Percussion synthesizer

• Nov 8, 2015 - 10:35

Maybe this has already been reported, but a search reveals a number of problems that may be related but no solutions.

It concerns the pitch of unpitched percussion: a contradiction in terms. The problem manifested itself as percussion from a new soundfont being visible on the vu-meter but inaudible. The suggested cures for similar problems I found in the forums were of the form “get better loudspeakers” etc.

This might have been a partial cure but it would also require bat's hearing - the sounds being produced 5 octaves too high.

The cause is what appears to be a serious bug in the synthesizer. My reading of the SF specifications is that if scaleTuning, coarseTune and fineTune are all 0, then the sample is reproduced without any pitch shift. This certainly seems to be case for at least some synthesizers, such as Coolsynth and Timidity. But it is not the case for the synthesizer in MuseScore.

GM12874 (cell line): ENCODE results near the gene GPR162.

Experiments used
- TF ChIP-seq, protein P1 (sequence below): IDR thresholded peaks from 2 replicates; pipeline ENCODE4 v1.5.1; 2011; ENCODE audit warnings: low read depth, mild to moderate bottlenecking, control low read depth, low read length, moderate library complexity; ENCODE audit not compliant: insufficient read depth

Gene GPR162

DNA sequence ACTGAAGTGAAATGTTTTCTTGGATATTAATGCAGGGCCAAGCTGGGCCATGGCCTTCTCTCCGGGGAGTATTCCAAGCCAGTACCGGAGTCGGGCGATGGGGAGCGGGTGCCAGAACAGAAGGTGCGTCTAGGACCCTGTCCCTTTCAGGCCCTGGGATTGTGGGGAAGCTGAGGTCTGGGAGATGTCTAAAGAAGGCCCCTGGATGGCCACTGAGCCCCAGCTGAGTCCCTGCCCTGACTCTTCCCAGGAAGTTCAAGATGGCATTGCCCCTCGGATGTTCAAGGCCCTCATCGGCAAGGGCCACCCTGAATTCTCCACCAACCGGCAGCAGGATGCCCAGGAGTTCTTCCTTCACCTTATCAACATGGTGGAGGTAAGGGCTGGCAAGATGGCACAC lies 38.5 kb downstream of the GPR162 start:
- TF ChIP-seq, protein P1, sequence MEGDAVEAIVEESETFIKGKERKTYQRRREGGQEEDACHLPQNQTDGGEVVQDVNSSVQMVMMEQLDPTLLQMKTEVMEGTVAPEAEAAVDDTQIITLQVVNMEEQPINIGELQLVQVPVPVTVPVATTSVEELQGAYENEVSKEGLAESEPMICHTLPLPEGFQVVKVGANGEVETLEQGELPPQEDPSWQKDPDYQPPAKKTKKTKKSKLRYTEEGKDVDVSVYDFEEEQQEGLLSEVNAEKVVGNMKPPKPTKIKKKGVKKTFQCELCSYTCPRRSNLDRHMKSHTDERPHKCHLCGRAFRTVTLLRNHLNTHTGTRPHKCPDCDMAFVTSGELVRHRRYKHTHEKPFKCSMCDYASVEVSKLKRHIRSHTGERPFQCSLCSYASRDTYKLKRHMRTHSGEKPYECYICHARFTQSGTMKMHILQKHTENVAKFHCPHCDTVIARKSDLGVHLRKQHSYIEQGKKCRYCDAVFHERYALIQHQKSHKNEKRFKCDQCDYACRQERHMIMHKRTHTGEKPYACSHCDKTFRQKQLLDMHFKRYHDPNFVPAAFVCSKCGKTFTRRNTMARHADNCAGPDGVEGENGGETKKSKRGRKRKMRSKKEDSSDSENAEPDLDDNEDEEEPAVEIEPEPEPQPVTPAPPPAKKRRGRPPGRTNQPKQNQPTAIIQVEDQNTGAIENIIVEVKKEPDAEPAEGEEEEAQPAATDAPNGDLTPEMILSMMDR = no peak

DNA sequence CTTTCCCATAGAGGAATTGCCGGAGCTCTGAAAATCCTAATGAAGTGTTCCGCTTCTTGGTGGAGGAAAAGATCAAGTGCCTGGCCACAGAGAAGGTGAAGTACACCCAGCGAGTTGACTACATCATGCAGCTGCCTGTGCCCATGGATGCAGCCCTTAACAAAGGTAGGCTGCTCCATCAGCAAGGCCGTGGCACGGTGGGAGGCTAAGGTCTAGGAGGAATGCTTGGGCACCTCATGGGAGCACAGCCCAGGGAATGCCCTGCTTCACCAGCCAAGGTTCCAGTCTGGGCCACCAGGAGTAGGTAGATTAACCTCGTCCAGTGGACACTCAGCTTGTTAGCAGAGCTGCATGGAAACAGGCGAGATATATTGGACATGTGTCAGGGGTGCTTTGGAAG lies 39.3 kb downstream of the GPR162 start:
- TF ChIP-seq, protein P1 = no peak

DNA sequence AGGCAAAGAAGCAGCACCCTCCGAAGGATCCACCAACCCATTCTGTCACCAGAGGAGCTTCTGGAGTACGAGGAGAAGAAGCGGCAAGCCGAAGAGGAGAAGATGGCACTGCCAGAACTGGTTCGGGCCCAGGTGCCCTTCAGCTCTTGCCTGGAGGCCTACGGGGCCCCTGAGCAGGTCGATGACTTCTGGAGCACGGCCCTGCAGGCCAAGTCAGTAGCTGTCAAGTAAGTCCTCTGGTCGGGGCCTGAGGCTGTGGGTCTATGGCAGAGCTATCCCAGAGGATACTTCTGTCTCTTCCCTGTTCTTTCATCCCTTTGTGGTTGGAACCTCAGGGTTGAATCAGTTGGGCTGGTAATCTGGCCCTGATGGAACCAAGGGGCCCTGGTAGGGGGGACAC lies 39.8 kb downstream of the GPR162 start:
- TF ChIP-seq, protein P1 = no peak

The specification for scaleTuning is that “A value of zero indicates that MIDI key number has no effect on pitch”. The implementation in the Musescore synthesizer is subtly different “A value of zero is taken to be the default value of 100 with a constant MIDI key number of 60”

This will give equivalent results if and only if
byOriginalPitch is 60 or 255 (-1) and overridingRootKey is unset or -1, or
overridingRootKey is 60.

As a number of soundfont editors arbitrarily preset byOriginalPitch to 60 and not many people are prepared to spend the time required to set up their own soundfonts, this problem may not manifest itself very often.

If, however, byOriginalPitch is set to 0 (a perfectly valid number, the nearest to the recommended value of -1 which not all soundfont editors allow) the sound is produced 5 octaves too high (middle C ~8 kHz at the limit of audibility).